- Oral presentation
Initiation of statin therapy halts progression of atherosclerotic plaque burden in peripheral arterial disease
Journal of Cardiovascular Magnetic Resonancevolume 11, Article number: O19 (2009)
Studies suggest lipid lowering therapy improves symptoms and exercise performance in patients with peripheral arterial disease (PAD); however, the mechanism of action is unclear.
We sought to use CMR to study the relationship between LDL reduction and superficial femoral artery (SFA) plaque burden in patients with PAD treated with lipid lowering therapy over the course of 1 year.
63 patients with mild-to-moderate symptomatic PAD (mean age 63 ± 10 years, mean ankle brachial index (ABI) 0.69 ± 0.15) had their most symptomatic leg studied with MRI to assess atherosclerotic plaque burden before and 1 year after being started on lipid lowering therapy. At study entry, statin-naïve patients were randomized to either simvastatin 40 mg or simvastatin 40 mg plus ezetimibe 10 mg (R group, n = 31) while patients already on a statin were given open-label ezetimibe 10 mg (Z group, n = 32). Lipid measurements were obtained as part of the VAP test. CMR was performed using fat-suppressed multi-slice turbo-spin-echo pulse sequence on a Siemens Avanto 1.5 T scanner. A custom-built flexible, linear four-element (10 cm × 10 cm square element) surface coil array was placed over the SFA to image 15–20 cm along the vessel beginning below the bifurcation of the common femoral. Blood was suppressed through the multislice data set using spatial presaturation, with periodic excitation of upstream slices. Imaging parameters included: repetition time 1100 ms, echo time 7.6 ms, echo spacing 7.5 ms, turbo factor (9), voxel size 0.5 × 0.5 × 3 mm, 4 signal averages, with interleaved image sets. Plaque volume (PV) defined as total vessel volume (TVV) minus lumen volume (LV) was measured with VesselMass software. Changes in all parameters between groups from baseline to year one were compared by unpaired t-test. Changes in LDL were compared with changes in plaque parameters by linear regression.
LDL at baseline was higher in the R group (120 ± 37) than the Z group (100 ± 27) mg/dl, p = 0.02. The decrease in LDL at one year was significantly greater in R (-41 ± 37) than Z (-21 ± 30) mg/dl, p < 0.03, such that final LDL was similar between groups (79 ± 36 in the R group and 79 ± 33 in the Z group, mg/dl). The total cholesterol at baseline was higher in the R group (195 ± 42) than the Z group (171 ± 39) mg/dl, p < 0.03. There was a trend towards a greater fall in total cholesterol in R (48 ± 42) compared to Z (27 ± 42) mg/dl, p = 0.07. The final total cholesterol was similar between groups. No between group changes in HDL or triglycerides were seen. See Table 1 for changes in vessel wall parameters in the 2 groups. Plaque volume regressed in R while it progressed in Z and total vessel volume followed the same trend (p = 0.11). No between group differences in lumen volume or change in lumen volume over time was noted. No correlation was found between change in LDL and plaque volume in the SFA. Figure 1.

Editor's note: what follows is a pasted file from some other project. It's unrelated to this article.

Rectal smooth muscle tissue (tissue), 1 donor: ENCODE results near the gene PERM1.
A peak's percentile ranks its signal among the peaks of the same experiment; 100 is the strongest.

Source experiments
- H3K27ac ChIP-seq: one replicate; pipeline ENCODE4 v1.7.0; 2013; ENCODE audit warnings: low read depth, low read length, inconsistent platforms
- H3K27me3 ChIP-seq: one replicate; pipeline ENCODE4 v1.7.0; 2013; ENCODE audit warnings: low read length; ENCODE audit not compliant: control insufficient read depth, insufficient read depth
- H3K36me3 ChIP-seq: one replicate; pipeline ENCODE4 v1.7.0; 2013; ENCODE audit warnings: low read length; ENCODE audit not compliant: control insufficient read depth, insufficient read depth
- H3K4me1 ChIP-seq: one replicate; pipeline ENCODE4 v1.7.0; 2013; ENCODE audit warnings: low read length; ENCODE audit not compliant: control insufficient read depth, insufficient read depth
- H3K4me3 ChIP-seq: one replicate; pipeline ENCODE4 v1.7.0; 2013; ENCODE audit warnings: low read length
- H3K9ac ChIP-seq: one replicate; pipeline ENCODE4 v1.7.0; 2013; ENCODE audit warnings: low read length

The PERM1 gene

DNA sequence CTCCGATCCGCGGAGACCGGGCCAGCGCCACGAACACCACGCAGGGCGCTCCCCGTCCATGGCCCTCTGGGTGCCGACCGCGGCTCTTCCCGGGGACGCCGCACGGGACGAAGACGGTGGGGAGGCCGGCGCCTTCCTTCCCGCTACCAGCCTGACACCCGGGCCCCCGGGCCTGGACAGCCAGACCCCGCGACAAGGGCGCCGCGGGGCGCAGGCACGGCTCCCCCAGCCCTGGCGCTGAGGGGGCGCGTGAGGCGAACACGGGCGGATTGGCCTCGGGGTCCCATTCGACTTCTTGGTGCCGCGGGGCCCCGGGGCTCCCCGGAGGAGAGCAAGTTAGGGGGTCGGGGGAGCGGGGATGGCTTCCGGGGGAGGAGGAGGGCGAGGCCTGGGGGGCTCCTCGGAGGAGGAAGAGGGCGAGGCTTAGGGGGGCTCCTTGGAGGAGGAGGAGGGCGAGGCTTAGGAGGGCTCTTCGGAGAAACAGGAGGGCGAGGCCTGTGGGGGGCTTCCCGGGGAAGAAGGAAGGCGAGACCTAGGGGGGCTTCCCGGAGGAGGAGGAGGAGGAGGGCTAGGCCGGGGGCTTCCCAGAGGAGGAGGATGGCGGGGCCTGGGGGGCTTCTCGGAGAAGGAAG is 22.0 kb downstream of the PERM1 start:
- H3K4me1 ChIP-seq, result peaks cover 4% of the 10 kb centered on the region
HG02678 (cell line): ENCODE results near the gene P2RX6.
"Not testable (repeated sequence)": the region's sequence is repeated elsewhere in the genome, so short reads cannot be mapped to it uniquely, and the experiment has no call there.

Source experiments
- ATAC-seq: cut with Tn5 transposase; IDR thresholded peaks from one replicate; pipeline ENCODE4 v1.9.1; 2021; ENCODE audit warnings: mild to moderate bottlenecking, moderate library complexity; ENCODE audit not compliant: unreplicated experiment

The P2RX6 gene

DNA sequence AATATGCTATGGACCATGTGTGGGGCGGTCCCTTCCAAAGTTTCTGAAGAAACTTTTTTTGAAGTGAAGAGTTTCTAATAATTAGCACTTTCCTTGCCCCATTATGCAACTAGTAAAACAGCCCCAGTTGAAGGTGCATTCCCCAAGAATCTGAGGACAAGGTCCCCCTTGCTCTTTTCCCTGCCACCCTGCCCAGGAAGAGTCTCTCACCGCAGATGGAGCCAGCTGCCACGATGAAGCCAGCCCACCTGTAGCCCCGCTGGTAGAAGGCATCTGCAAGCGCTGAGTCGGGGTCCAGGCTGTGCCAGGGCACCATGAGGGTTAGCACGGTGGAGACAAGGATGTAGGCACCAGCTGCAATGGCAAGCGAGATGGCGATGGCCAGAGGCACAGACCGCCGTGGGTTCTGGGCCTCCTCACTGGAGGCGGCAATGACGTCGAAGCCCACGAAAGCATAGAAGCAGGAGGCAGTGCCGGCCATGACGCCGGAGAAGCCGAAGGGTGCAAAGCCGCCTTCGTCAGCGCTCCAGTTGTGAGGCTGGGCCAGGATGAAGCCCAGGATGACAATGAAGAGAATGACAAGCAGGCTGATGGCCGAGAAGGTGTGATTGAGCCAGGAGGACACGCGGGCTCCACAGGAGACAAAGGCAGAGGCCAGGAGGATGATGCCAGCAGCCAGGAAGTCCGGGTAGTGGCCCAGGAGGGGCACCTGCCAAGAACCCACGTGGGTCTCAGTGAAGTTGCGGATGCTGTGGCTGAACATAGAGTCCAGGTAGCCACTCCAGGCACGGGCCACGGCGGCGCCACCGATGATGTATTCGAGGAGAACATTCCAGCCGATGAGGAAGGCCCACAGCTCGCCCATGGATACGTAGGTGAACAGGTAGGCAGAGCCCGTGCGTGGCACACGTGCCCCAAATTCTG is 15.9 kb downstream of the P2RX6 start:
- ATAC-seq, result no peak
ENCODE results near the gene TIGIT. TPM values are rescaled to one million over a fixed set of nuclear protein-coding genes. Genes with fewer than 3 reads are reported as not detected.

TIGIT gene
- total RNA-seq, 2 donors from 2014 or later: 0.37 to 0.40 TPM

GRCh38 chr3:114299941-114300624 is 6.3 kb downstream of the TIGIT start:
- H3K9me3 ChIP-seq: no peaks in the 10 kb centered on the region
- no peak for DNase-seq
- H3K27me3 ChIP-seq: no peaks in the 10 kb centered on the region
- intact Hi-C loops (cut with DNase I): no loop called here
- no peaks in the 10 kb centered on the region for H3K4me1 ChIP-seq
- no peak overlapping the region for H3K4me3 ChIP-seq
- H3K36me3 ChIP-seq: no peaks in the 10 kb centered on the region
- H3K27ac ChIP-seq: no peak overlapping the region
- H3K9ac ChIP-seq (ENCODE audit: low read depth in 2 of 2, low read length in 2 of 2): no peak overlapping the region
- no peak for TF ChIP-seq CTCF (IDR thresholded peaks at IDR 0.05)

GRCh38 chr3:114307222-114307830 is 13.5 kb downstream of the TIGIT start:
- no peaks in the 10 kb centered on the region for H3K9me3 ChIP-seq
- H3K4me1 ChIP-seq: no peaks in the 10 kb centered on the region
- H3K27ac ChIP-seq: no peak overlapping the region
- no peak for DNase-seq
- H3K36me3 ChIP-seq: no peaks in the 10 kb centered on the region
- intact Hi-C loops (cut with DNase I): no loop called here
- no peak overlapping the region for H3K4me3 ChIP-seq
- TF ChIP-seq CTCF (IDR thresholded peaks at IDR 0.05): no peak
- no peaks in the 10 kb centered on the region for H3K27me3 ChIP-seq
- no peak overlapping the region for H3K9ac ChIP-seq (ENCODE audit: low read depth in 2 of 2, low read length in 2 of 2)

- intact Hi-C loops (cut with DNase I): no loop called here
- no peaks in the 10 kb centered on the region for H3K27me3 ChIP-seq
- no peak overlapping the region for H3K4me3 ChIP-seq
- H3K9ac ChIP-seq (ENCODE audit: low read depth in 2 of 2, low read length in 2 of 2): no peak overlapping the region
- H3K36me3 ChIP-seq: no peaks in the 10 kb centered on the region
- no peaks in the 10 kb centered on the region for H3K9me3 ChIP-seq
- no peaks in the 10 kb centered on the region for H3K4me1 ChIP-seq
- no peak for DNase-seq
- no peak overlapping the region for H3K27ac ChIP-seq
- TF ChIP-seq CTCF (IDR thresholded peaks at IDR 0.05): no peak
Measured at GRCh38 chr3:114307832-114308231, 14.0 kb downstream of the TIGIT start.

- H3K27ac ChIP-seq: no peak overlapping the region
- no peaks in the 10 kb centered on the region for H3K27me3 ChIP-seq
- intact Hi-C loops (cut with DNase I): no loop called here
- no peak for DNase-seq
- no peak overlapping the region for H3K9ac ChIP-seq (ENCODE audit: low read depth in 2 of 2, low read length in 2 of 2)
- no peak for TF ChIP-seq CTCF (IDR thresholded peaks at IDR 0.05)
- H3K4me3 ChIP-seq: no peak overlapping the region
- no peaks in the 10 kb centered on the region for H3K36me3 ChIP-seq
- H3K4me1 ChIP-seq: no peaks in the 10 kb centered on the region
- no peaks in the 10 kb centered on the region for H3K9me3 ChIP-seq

Statin-naïve patients with PAD who were begun on either simvastatin or simvastatin plus ezetimibe for one year had a halting of progression of atherosclerotic plaque volume in the superficial femoral artery when compared to those already treated with statin given ezetimibe. Reverse vessel wall remodeling was noted among PAD patients newly treated with statins compared to those with ezetimibe added to pre-existing statin therapy. Thus the degree and/or mechanism of LDL lowering rather than the final LDL achieved may be important in halting atherosclerotic plaque progression. In addition, this study demonstrates that CMR can show differences in plaque progression in PAD with small numbers per patient group.